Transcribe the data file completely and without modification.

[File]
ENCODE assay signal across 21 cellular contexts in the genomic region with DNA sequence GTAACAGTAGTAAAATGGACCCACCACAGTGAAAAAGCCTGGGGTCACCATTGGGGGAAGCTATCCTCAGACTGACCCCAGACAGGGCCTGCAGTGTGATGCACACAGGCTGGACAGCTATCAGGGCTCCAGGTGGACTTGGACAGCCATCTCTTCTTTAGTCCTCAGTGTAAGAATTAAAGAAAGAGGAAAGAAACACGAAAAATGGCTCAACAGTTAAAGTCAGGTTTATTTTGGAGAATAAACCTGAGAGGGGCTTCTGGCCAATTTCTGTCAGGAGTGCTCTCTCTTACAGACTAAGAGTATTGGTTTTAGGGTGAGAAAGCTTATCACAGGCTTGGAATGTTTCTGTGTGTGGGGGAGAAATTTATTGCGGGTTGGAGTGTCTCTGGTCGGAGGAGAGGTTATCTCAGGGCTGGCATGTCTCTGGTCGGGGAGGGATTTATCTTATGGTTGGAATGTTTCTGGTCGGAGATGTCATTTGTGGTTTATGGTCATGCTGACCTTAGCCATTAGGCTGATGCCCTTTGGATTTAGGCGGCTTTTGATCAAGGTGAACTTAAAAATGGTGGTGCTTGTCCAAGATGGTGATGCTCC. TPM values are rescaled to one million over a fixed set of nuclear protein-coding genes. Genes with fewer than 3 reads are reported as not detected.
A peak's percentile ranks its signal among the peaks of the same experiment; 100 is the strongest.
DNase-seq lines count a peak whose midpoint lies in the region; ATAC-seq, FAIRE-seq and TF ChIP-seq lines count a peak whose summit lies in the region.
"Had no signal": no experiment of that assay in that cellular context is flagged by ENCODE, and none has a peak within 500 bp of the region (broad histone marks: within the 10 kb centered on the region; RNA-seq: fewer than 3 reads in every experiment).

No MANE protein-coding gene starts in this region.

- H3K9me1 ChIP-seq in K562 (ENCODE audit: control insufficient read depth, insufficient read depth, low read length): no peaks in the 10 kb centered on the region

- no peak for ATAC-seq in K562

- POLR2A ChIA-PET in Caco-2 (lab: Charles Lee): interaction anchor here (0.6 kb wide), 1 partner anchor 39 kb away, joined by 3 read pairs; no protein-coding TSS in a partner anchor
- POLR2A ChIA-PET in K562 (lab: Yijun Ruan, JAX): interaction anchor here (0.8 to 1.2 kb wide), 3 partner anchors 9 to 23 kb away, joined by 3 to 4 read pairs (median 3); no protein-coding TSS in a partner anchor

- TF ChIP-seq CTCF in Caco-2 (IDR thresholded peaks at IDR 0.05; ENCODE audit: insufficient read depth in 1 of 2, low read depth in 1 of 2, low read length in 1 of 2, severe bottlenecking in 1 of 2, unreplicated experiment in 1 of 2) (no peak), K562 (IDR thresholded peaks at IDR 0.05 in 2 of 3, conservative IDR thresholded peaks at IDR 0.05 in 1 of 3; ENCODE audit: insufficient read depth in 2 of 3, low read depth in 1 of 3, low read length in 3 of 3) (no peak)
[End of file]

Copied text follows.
ENCODE assay signal across 21 cellular contexts in the genomic region with DNA sequence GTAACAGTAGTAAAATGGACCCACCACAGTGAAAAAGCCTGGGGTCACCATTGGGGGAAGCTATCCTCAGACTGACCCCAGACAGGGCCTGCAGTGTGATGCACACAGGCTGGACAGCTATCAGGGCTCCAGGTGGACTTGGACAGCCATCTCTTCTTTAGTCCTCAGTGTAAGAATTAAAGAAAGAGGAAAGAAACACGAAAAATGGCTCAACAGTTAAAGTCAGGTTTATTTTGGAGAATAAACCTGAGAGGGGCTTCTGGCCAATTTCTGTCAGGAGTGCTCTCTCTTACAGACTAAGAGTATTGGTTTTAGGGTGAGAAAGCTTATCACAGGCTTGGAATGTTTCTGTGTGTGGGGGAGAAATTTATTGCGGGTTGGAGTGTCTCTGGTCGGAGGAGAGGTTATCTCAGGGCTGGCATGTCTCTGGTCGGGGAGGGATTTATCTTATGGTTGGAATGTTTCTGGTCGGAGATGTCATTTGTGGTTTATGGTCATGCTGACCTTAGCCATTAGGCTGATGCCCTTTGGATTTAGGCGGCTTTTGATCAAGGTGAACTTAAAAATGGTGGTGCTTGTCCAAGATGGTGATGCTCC. TPM values are rescaled to one million over a fixed set of nuclear protein-coding genes. Genes with fewer than 3 reads are reported as not detected.
A peak's percentile ranks its signal among the peaks of the same experiment; 100 is the strongest.
DNase-seq lines count a peak whose midpoint lies in the region; ATAC-seq, FAIRE-seq and TF ChIP-seq lines count a peak whose summit lies in the region.
"Had no signal": no experiment of that assay in that cellular context is flagged by ENCODE, and none has a peak within 500 bp of the region (broad histone marks: within the 10 kb centered on the region; RNA-seq: fewer than 3 reads in every experiment).

No MANE protein-coding gene starts in this region.

- H3K9me1 ChIP-seq in K562 (ENCODE audit: control insufficient read depth, insufficient read depth, low read length): no peaks in the 10 kb centered on the region

- no peak for ATAC-seq in K562

- POLR2A ChIA-PET in Caco-2 (lab: Charles Lee): interaction anchor here (0.6 kb wide), 1 partner anchor 39 kb away, joined by 3 read pairs; no protein-coding TSS in a partner anchor
- POLR2A ChIA-PET in K562 (lab: Yijun Ruan, JAX): interaction anchor here (0.8 to 1.2 kb wide), 3 partner anchors 9 to 23 kb away, joined by 3 to 4 read pairs (median 3); no protein-coding TSS in a partner anchor

- TF ChIP-seq CTCF in Caco-2 (IDR thresholded peaks at IDR 0.05; ENCODE audit: insufficient read depth in 1 of 2, low read depth in 1 of 2, low read length in 1 of 2, severe bottlenecking in 1 of 2, unreplicated experiment in 1 of 2) (no peak), K562 (IDR thresholded peaks at IDR 0.05 in 2 of 3, conservative IDR thresholded peaks at IDR 0.05 in 1 of 3; ENCODE audit: insufficient read depth in 2 of 3, low read depth in 1 of 3, low read length in 3 of 3) (no peak)